The news spread quickly this morning: Houston billionaire Tilman Fertitta had agreed to pay Leslie Alexander a reported $2.2 billion for the Houston Rockets.
It's another apparent affirmation that the then-record $2 billion Steve Ballmer paid three years ago for the LA Clippers wasn't just an outlier.
The assumption that all NBA owners will now experience a bump similar to former owners Donald Sterling and Alexander doesn't make much sense.
The latest franchise prices aren't necessarily a reflection of how much teams are worth, but rather how much someone is willing to pay.
Ballmer's $2 billion price tag was 247 percent higher than Forbes' estimate of the Clippers' worth. Fertitta's $2.2 billion offer would be 33 percent higher than Forbes' estimate for the Rockets.
In Los Angeles, it was a bidding war in a neighborhood filled with the rich and famous. In Houston, it was a local billionaire who had lost the team 24 years prior (Fertitta offered $81 million to buy the Rockets in 1993, but Alexander won with an $85 million bid).
The deal was done in 50 days because Fertitta, sources say, was willing to pay a premium to close the process faster.
The Rockets and Clippers deals bring their own sets of circumstances, so to suggest that Brooklyn Nets owner Mikhail Prokhorov is pumping his fists because the Nets are now automatically worth more than $2 billion isn't right.
The assumption suggests sale prices are a predictable science, but fluctuations on bids vary to a huge degree based on what the winner ultimately determines to be the trophy value. And it totally discounts the state of the product at the time of sale.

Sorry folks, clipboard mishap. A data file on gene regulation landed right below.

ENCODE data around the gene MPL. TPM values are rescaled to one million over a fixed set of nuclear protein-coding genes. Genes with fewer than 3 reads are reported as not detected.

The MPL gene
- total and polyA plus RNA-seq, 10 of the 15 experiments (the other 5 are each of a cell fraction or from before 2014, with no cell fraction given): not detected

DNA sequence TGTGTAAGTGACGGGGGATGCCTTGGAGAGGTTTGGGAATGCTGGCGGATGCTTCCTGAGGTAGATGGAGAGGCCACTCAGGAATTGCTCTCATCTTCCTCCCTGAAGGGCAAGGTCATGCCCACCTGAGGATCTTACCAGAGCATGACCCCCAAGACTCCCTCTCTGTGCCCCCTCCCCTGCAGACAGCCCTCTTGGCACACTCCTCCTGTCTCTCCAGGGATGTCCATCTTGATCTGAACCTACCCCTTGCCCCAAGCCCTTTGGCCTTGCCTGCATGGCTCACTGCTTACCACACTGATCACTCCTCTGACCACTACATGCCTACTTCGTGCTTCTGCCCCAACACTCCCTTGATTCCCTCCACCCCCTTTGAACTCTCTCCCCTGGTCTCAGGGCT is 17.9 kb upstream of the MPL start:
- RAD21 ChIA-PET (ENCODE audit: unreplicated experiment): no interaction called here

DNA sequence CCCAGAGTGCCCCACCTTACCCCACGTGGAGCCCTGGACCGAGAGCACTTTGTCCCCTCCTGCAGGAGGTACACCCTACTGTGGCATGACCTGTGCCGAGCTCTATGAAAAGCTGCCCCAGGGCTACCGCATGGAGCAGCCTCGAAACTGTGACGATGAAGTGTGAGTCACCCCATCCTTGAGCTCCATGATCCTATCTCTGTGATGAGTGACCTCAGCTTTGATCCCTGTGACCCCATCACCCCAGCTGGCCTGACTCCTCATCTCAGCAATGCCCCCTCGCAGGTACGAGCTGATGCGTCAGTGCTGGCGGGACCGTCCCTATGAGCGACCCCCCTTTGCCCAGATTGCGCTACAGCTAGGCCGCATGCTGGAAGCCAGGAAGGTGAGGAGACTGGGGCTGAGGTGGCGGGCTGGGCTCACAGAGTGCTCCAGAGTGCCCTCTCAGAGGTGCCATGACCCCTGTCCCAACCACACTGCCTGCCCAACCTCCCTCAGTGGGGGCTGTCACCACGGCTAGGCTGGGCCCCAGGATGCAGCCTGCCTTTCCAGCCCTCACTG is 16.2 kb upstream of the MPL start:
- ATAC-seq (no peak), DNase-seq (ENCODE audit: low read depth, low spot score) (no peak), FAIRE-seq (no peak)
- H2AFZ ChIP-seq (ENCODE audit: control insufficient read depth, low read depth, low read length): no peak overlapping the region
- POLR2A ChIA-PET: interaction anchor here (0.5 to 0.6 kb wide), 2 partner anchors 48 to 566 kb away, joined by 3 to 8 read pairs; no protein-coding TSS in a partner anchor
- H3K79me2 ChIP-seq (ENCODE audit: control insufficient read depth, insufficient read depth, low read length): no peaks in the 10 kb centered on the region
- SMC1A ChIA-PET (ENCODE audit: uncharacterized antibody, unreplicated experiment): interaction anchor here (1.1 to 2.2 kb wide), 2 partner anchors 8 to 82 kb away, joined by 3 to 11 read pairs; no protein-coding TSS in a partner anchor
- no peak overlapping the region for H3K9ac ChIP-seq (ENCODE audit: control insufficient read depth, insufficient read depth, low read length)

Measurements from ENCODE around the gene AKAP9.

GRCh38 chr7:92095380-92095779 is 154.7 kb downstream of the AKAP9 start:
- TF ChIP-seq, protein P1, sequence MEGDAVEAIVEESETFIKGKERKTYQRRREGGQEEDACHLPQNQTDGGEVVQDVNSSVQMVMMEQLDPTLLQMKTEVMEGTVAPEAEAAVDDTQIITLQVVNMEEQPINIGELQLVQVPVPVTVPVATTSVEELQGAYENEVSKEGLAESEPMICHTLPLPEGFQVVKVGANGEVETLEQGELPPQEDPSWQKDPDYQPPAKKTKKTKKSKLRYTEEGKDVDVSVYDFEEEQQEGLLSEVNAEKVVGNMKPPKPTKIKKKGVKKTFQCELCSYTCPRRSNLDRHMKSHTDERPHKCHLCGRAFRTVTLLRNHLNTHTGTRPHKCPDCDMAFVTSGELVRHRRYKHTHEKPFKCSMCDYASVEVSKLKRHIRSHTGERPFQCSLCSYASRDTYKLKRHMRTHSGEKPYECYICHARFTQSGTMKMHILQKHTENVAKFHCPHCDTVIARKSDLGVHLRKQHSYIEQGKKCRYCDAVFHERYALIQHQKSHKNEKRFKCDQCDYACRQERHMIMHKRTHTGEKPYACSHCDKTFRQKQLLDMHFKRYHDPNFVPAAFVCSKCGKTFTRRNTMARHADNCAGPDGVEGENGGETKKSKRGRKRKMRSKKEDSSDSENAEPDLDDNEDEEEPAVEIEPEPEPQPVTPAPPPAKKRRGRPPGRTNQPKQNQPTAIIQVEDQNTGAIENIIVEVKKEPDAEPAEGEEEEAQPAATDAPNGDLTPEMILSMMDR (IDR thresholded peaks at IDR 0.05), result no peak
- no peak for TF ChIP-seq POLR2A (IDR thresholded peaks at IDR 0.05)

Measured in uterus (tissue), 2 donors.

Both the Clippers and the Rockets at the time of sale were competitive organizations, a few pieces away from winning it all. Fertitta's deal comes with James Harden locked in to a super-max deal and Chris Paul, who was originally part of Ballmer's Clippers. Prokhorov's Nets are in such disarray that even throwing in Barclays Center -- a significant revenue boost for an aspiring owner -- doesn't really matter.
Another argument for a new market standard is that prices of sports teams just don't go down. Record-breaking sales in 2010 (Golden State Warriors, $450 million) and in 2014 (Milwaukee Bucks, $550 million) didn't coincide with new broadcast deals.
The Houston deal definitely does. There are eight years left on the most-recent television rights deal, which is a nice guaranteed cash flow. But franchise values could eventually turn on what happens next.
Will companies such as Facebook, Netflix or Amazon bid up rights? Will the largest revenue stream falter when the television deal expires?
On Tuesday, Madison Square Garden Co. stock was up more than 6 percent, likely on speculation that the New York Knicks franchise was worth even more after Fertitta won the Rockets bid.
The Knicks just might be, but are they worth 33 percent more now that the Rockets sold for 33 percent more than projected?
Of course not.